Pulitzer Prize-Winner James B. Stewart '73 Examines Moral and Political Education
April 7, 2003
April 7, 2003, Greencastle, Ind. — [DOWNLOAD VIDEO: "A Better Future" 279KB] "We must embrace notions of moral and political education, and not shy from them," said Pulitzer Prize-winning journalist and author and 1973 DePauw University graduate James B. Stewart as he addressed the national symposium, "Political Education and the Modern University" at DePauw this afternoon. Stewart's most recent book, Heart of a Soldier: A Story of Love, Heroism, and September 11th, provided a backdrop for his talk. The book tells the story of Rick Rescorla, who headed security for Morgan Stanley in the World Trade Center, and is credited with saving countless lives in the frantic minutes after terrorists flew hijacked planes into the twin towers. Rescorla himself died while rescuing others.
"My telling of the Rescorla story, first in the New Yorker and then much expanded in my book, took some readers by surprise since much of my best-known work focuses on scandal, corruption, personal greed, featuring characters who are the anthithesis of Rick Rescorla or a Dan Hill [Rescorla's best friend]," Stewart noted. The author of best-selling books such as Den of Thieves (which examined the insider trading scandals of the 1980's), Blind Eye (about a doctor who killed patients and was even convicted of poisoning colleagues but continued to practice) and Blood Sport (on the Clinton White House and Whitewater), Stewart is best known for shedding light on improper, immoral and illegal activities. [DOWNLOAD AUDIO: "Critical Moments" 67KB] "And yet all of these works focus on critical moments of moral decision making in which people face a clearly defined choice between self-interest and the interests of a broader community," Stewart noted.
The author finds it interesting that "many of those ensnared by scandal not only occupied highly-paid positions carrying immense prestige, but they boasted glittering academic résumés," while Rescorla was not a person of privilege and did not receive a college degree until later in life. Stewart says that among almost all of the "Wall Street felons," as he called them, [DOWNLOAD AUDIO: "Way Station" 156KB] "their educations seemed little more than another notch on the belt of success, a way station to high-paying, powerful jobs that, in turn, led to greater wealth and influence. Indeed, for the most part they exhibited a disdain for colleagues who were actually sidetracked by the substance of their educations and were particularly contemptuous of academics, including their own professors, even as they assiduously courted and flattered them in their quest for high marks."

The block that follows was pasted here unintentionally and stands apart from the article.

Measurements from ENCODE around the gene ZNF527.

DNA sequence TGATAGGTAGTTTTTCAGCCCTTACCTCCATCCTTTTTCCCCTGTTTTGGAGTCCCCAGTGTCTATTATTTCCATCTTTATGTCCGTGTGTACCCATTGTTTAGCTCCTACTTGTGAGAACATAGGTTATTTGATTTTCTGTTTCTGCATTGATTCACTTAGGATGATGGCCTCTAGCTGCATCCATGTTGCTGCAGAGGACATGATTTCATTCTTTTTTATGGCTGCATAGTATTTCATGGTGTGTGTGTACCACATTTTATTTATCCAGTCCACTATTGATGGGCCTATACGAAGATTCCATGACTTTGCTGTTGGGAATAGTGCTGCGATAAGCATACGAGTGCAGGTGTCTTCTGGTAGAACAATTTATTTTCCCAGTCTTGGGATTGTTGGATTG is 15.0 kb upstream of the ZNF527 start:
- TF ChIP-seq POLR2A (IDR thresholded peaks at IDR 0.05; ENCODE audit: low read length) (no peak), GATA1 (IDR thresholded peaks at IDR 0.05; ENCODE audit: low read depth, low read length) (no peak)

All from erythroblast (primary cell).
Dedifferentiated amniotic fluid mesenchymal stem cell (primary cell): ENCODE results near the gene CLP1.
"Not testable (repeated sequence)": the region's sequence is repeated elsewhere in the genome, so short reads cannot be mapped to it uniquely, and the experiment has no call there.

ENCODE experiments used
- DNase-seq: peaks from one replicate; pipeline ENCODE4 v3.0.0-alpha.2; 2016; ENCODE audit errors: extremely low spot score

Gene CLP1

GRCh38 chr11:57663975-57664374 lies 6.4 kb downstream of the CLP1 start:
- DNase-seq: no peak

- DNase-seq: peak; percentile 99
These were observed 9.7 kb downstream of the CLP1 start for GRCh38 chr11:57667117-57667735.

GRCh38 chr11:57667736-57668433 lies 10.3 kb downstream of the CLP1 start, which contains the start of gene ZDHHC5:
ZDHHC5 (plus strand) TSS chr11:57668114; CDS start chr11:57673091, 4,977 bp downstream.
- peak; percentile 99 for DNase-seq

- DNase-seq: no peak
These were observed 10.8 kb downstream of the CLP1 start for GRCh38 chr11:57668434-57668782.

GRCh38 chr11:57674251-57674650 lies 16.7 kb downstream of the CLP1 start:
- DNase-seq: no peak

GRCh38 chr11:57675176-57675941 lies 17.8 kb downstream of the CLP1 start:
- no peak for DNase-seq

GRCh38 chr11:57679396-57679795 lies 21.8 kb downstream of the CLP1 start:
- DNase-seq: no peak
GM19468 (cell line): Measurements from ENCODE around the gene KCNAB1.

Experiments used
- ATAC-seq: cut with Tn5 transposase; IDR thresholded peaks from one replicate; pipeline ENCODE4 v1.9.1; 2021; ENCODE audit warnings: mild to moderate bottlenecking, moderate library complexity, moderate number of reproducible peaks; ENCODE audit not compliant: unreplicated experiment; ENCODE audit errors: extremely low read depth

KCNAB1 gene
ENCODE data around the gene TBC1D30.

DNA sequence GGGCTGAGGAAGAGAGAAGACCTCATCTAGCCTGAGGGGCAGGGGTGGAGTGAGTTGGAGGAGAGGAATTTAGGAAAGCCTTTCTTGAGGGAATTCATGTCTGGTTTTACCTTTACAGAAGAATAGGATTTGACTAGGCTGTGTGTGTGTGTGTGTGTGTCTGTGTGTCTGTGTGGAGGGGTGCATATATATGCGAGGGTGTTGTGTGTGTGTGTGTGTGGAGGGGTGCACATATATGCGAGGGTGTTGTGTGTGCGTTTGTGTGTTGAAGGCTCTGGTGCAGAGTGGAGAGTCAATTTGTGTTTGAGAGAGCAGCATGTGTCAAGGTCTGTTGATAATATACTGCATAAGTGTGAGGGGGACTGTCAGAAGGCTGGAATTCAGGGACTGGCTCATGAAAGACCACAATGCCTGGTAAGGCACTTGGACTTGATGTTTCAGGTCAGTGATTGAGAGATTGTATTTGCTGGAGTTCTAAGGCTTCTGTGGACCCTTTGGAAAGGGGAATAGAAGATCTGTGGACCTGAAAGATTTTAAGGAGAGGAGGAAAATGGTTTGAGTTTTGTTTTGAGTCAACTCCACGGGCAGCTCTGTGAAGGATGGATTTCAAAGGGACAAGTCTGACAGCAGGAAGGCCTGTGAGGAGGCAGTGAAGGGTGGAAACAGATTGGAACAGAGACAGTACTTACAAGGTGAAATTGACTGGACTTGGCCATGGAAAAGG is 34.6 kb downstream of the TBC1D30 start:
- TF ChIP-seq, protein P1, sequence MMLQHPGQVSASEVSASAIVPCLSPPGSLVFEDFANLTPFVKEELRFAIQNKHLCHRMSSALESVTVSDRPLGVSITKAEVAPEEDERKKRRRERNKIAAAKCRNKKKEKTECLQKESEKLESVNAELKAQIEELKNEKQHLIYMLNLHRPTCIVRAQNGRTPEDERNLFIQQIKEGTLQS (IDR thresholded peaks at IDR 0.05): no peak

Rick Rescorla, on the other hand, was largely self-taught. He prided himself on reading the works of great authors, quoted Shakespeare, and was particularly enamored with Rudyard Kipling's The Man Who Would Be King, which Stewart says, tells a story that Rescorla identified with, and in many ways, lived. It is a tale of British heroism, and Rescorla had worked for British military intelligence and fought in Cyprus. On September 11, 2001, Rescorla safely evacuated 2,700 employees from Morgan Stanley's offices in the south tower of the World Trade Center, then went back into the building to search for stragglers. His body was never found.
[DOWNLOAD AUDIO: "Duty Over Self-Interest" 232KB] "Such stories, now as in centuries past, handed down from one generation to another, are the underpinnings of community," Stewart told the audience that gathered in the Student Social Center of Walden Inn. "This is not simply because they tell the story of a hero, someone who embraces duty over self-interest. It is because the hero's act of selflessness, in and of itself, is both born out of and transcends the wickedness, depravity and indifference to suffering that would otherwise make life intolerable. I think Rescorla knew this: knew that if he died it would be in a moment that would honor all of those characters, real and fictional, he so admired and that had shaped his life."
The former front page editor of the Wall Street Journal (where he received a Pulitzer Prize for articles on the 1987 stock market crash and the insider-trading scandal) and current editor-at-large of SmartMoney magazine and reporter-at-large for the New Yorker, Stewart suggested that the decline of both the narrative and heroic figures in recent literature is troubling and "rooted in the collapse of so many shared values." He concluded, [DOWNLOAD AUDIO: "Defining Our Potential" 291KB] "In stark contrast to the wrongdoers I have so often written about, what he and Hill absorbed from their wide readings was never removed from their identities, something to adorn their résumé. It had become the essence of who they were. As writers and educators, we could hardly hope for more. How do we achieve this? I think it is a mistake to place too much weight in measuring educational outcomes. I'm a fervent believer in a liberal arts education, however acquired. Its seeds will take root, or not, and grow in ways we may not be able to foresee. Yet I know that in some it will eventually yield those moments that transcend individual lives and define both our potential as human beings and our notions of community."
The symposium, "Political Education and the Modern University", which is supported by a grant from the Mellon Foundation, continues through Saturday. For a complete schedule of events, click here.Back